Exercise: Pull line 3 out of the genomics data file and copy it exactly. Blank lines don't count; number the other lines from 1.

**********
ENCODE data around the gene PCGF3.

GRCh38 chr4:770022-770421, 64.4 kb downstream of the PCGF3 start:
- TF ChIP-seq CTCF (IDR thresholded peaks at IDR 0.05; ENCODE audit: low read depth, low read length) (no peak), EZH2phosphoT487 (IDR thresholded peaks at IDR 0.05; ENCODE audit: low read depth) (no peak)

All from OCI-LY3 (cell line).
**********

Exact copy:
- TF ChIP-seq CTCF (IDR thresholded peaks at IDR 0.05; ENCODE audit: low read depth, low read length) (no peak), EZH2phosphoT487 (IDR thresholded peaks at IDR 0.05; ENCODE audit: low read depth) (no peak)